What now?

COVID-19 has exposed these gaps in our social safety net as a threat to all. What now?

It’s become clear that a collective rights-based response to the health and economic crises precipitated by COVID-19 is necessary if Canada hopes to avoid thousands of deaths and social collapse. To save the lives of the most vulnerable, emergency measures must include:

• Adequate emergency shelter provisions so that sick homeless people can be quarantined and non-infected homeless people are protected from infection.

• An immediate halt on evictions and cutting off essential services for renters in arrears.

• Temporary health infrastructure, such as mobile testing centres.

Food relief, especially for the elderly and people with disabilities, and clamping down on hoarding, which may include rationing.

Longer-term measures

The intermediate measures (over the next six months to five years) should include:

• Continued universal basic income relief for low-income households.

• Governments taking advantage of condominium and apartment sale slowdowns and low interest rates to purchase these units for social housing.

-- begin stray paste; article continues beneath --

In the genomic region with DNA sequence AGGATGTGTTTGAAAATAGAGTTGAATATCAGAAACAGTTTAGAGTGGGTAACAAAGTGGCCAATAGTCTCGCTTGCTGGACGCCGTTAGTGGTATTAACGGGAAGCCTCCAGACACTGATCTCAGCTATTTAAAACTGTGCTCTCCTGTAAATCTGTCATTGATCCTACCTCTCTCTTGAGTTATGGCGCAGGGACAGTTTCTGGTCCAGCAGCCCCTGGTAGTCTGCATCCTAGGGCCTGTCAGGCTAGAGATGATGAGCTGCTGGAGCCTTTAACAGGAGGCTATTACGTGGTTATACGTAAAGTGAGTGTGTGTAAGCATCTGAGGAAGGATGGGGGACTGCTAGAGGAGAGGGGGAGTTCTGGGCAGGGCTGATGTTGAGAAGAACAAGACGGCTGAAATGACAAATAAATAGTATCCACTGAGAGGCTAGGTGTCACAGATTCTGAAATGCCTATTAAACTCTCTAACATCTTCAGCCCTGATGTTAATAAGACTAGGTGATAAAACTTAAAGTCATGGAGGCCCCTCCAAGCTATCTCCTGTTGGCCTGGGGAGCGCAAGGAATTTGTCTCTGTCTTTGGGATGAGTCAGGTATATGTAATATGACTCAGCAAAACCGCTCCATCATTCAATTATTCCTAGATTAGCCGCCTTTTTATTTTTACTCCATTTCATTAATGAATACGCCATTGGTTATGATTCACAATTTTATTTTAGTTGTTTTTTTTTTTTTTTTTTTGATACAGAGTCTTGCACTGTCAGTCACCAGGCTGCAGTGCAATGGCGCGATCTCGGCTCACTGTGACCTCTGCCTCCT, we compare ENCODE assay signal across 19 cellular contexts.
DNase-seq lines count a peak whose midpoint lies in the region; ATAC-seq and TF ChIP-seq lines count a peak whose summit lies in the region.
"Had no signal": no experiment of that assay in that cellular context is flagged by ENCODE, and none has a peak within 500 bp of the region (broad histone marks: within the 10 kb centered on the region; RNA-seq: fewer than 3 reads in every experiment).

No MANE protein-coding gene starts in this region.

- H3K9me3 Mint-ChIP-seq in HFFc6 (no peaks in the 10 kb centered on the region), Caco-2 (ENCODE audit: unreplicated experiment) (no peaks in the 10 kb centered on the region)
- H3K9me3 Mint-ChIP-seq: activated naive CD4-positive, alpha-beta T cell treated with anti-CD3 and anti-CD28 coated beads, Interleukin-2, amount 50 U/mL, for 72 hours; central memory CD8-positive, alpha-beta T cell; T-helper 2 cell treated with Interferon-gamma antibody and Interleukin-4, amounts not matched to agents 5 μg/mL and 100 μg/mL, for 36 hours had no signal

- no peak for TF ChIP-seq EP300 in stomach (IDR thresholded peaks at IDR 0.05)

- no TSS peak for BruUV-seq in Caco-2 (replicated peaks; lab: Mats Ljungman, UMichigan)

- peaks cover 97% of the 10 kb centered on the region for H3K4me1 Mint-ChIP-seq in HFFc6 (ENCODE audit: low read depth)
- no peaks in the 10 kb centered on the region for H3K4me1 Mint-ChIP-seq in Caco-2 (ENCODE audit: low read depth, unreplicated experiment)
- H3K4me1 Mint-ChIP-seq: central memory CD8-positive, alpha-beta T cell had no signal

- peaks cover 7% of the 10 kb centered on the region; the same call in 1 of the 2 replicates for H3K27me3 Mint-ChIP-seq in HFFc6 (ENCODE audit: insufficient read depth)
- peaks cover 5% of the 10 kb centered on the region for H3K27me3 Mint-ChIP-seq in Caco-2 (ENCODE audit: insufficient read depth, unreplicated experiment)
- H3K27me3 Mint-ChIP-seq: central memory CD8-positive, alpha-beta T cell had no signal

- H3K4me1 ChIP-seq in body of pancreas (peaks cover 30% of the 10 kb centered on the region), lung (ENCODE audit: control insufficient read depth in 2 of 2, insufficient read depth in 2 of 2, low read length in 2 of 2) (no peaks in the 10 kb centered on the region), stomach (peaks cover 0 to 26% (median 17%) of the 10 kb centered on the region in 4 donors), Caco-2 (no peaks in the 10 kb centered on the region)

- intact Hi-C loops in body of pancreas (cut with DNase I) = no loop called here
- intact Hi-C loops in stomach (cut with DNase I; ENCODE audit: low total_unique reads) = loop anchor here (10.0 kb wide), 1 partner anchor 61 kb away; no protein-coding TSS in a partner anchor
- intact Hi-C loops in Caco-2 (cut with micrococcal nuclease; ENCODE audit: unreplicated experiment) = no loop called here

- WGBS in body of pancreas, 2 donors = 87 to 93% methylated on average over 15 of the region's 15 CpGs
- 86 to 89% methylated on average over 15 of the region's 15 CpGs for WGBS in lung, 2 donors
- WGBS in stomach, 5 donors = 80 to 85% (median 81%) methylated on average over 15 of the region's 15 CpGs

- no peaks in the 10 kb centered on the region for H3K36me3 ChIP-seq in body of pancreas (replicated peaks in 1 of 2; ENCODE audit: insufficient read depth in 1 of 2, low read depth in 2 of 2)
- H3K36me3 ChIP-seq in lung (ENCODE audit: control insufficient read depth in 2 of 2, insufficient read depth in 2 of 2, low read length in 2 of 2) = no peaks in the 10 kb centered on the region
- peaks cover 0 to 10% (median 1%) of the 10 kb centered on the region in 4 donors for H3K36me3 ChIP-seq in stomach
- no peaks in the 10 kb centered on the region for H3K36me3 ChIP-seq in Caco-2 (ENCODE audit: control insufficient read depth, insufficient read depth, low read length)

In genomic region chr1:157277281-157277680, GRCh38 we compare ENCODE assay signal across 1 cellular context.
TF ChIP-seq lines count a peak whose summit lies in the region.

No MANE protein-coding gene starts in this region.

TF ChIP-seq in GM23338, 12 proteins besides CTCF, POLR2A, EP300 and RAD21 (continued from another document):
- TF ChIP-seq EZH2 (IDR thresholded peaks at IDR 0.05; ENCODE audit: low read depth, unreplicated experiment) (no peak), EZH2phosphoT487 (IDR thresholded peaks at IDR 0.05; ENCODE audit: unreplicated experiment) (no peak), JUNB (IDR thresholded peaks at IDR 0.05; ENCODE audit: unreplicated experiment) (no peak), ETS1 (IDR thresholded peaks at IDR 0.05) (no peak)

A Green New Deal-type economic stimulus plan could respond to critical infrastructure shortages, including higher targets for new and renovated low- and moderate-rent housing, preferably non-profit in order to be most economically efficient. It could also promote public sector health infrastructure and implementation of ambitious tree-planting initiatives for both climate mitigation and employment.

• Better integrated local, provincial and national planning to prepare for future global health crises (which will likely increase in an era of rapid climate change and international travel).

Believing in science

There are longer-term changes that are emerging. The reliance on leadership and sound scientific advice from the World Health Organization reinforces the importance of international collaboration and information-sharing.

But the shortage of medical staff to respond in societal emergencies suggests the need for long-term national responses.

The utter failure of the individualist panic-hoarding approach contrasts with the success of national co-ordination and social trust in countries like South Korea and Singapore.

Canada needs to rebuild its collective social welfare net frayed through three decades of neoliberal ideology. Funding should come from a return to progressive taxation of wealthy individuals and corporations.

Canada has developed a rapid relief package. Even with sharp health inequalities based on age and housing conditions, pandemics threaten us all. The only way for us to get through this is by rebuilding together.The Conversation

Carolyn Whitzman, Visiting Professor, Urban Planning, L’Université d’Ottawa/University of Ottawa

This article is republished from The Conversation under a Creative Commons license. Read the original article.




Comments